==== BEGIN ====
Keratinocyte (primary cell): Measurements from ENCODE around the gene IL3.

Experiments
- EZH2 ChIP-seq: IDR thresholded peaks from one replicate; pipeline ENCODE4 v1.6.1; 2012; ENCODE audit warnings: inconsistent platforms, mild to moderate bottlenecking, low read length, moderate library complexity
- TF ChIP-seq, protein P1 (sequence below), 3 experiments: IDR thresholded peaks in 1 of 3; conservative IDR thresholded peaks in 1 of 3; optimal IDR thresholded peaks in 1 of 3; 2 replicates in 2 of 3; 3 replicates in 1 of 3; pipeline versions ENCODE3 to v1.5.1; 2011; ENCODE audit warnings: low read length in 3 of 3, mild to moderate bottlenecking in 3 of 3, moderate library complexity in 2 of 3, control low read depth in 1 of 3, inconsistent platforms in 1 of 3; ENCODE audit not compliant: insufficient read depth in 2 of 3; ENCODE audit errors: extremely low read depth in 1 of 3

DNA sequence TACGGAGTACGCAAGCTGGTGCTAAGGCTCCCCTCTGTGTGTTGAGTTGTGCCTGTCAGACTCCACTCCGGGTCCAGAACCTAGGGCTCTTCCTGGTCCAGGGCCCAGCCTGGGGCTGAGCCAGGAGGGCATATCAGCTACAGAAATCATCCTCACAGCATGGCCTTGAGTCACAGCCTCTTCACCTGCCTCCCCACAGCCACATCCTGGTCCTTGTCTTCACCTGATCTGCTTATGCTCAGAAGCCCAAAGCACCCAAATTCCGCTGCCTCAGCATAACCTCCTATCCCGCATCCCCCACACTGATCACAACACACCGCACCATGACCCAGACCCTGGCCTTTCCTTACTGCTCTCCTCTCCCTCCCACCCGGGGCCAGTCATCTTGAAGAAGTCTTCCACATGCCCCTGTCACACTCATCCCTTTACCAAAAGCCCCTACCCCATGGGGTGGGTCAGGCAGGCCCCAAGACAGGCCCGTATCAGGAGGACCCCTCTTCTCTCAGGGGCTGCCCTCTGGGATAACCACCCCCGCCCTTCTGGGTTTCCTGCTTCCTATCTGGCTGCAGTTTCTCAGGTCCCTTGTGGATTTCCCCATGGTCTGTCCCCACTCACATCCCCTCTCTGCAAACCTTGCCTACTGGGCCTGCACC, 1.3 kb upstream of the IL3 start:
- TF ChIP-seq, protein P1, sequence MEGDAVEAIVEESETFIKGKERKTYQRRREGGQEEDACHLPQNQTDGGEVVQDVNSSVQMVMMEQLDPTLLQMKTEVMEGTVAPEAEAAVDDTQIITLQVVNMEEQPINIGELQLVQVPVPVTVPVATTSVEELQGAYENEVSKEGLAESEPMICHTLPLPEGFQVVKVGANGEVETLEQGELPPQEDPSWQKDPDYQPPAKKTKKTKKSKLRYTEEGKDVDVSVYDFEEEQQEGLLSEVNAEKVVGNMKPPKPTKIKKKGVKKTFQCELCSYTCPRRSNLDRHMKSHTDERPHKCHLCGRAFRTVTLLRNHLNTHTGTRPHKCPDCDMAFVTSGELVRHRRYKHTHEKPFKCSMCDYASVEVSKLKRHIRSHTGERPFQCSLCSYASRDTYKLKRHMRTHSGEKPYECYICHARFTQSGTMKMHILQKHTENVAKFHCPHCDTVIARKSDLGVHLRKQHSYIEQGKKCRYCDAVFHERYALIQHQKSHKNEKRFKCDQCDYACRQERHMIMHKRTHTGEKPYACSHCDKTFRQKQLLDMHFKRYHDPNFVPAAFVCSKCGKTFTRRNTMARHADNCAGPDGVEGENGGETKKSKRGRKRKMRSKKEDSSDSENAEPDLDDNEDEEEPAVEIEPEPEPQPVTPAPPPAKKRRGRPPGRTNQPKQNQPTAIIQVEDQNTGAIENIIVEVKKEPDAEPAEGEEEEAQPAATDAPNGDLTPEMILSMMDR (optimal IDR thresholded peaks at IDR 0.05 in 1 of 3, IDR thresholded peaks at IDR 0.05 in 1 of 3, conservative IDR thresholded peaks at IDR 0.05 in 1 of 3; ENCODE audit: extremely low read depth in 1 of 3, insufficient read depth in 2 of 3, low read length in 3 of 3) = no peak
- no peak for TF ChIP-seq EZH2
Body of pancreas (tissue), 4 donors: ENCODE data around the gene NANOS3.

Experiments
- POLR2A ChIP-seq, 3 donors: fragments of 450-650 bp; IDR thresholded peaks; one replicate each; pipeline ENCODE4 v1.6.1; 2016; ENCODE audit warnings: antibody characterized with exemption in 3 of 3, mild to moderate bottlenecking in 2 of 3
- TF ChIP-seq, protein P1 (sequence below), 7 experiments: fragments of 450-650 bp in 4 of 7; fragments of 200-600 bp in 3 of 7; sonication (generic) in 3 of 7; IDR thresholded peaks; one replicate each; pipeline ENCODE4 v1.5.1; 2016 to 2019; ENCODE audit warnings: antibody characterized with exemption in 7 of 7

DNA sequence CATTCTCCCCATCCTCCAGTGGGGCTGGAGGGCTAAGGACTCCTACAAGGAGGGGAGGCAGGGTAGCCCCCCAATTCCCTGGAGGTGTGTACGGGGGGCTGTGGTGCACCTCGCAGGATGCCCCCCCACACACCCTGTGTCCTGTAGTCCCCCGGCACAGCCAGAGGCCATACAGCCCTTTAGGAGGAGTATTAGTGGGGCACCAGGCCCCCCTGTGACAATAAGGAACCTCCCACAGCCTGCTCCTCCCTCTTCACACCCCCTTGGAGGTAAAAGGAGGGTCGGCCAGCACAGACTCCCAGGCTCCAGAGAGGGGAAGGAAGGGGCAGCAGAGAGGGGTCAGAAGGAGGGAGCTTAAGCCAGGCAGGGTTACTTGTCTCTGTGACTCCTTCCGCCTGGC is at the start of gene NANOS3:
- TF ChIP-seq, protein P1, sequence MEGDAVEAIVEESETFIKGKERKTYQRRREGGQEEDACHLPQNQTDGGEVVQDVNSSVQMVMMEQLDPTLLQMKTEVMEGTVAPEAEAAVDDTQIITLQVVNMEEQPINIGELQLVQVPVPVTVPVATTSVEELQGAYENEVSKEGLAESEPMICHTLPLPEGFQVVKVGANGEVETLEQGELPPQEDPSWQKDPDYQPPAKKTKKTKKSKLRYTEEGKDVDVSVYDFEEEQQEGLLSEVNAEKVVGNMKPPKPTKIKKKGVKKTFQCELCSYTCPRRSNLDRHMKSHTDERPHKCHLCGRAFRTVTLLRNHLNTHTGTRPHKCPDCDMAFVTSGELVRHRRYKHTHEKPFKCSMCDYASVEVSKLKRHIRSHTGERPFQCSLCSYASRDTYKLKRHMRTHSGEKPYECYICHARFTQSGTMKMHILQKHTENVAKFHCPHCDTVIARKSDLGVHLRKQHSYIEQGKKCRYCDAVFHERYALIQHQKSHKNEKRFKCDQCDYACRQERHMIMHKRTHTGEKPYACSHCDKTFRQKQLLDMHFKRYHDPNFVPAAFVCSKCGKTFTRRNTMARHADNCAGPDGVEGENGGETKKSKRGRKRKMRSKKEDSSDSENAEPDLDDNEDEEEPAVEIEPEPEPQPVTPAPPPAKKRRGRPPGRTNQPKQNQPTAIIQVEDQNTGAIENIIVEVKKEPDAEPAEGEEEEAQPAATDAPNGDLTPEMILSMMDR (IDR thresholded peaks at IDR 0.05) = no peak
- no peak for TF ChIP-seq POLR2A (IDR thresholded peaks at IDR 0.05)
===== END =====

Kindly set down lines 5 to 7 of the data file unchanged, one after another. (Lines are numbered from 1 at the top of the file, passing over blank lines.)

DNA sequence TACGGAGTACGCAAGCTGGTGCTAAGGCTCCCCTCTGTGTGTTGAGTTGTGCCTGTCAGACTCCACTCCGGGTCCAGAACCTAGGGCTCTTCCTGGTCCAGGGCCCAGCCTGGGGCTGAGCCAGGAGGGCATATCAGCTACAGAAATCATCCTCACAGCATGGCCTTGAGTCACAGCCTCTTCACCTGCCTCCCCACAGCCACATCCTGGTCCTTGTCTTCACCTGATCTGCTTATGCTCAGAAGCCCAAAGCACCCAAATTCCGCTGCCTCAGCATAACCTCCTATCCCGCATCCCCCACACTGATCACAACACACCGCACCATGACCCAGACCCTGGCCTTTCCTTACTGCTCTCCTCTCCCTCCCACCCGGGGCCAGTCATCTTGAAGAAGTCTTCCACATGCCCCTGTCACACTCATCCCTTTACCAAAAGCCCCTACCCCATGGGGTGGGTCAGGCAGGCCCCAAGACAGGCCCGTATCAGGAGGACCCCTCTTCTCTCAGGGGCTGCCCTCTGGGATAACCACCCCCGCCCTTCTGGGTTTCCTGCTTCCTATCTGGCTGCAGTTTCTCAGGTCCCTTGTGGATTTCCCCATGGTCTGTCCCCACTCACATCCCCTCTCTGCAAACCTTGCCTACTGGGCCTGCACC, 1.3 kb upstream of the IL3 start:
- TF ChIP-seq, protein P1, sequence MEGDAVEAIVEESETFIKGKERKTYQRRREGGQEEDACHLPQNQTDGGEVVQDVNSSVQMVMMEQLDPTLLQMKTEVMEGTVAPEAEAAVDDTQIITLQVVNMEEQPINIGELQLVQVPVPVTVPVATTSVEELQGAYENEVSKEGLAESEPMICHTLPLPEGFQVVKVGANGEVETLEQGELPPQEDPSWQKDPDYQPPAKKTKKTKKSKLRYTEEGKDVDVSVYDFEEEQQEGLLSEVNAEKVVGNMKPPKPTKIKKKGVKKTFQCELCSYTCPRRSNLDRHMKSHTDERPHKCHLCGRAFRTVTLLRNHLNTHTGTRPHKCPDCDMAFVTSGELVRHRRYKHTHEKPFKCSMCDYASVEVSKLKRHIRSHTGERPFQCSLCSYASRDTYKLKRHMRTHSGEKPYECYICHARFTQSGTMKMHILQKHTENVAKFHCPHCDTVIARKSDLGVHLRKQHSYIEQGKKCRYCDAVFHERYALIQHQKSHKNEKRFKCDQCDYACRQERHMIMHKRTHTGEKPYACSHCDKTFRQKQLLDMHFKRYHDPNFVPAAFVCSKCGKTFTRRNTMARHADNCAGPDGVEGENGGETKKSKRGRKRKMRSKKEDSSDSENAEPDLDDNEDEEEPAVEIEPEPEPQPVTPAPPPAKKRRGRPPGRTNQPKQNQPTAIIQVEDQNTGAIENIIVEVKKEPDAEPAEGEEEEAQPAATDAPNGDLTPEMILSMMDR (optimal IDR thresholded peaks at IDR 0.05 in 1 of 3, IDR thresholded peaks at IDR 0.05 in 1 of 3, conservative IDR thresholded peaks at IDR 0.05 in 1 of 3; ENCODE audit: extremely low read depth in 1 of 3, insufficient read depth in 2 of 3, low read length in 3 of 3) = no peak
- no peak for TF ChIP-seq EZH2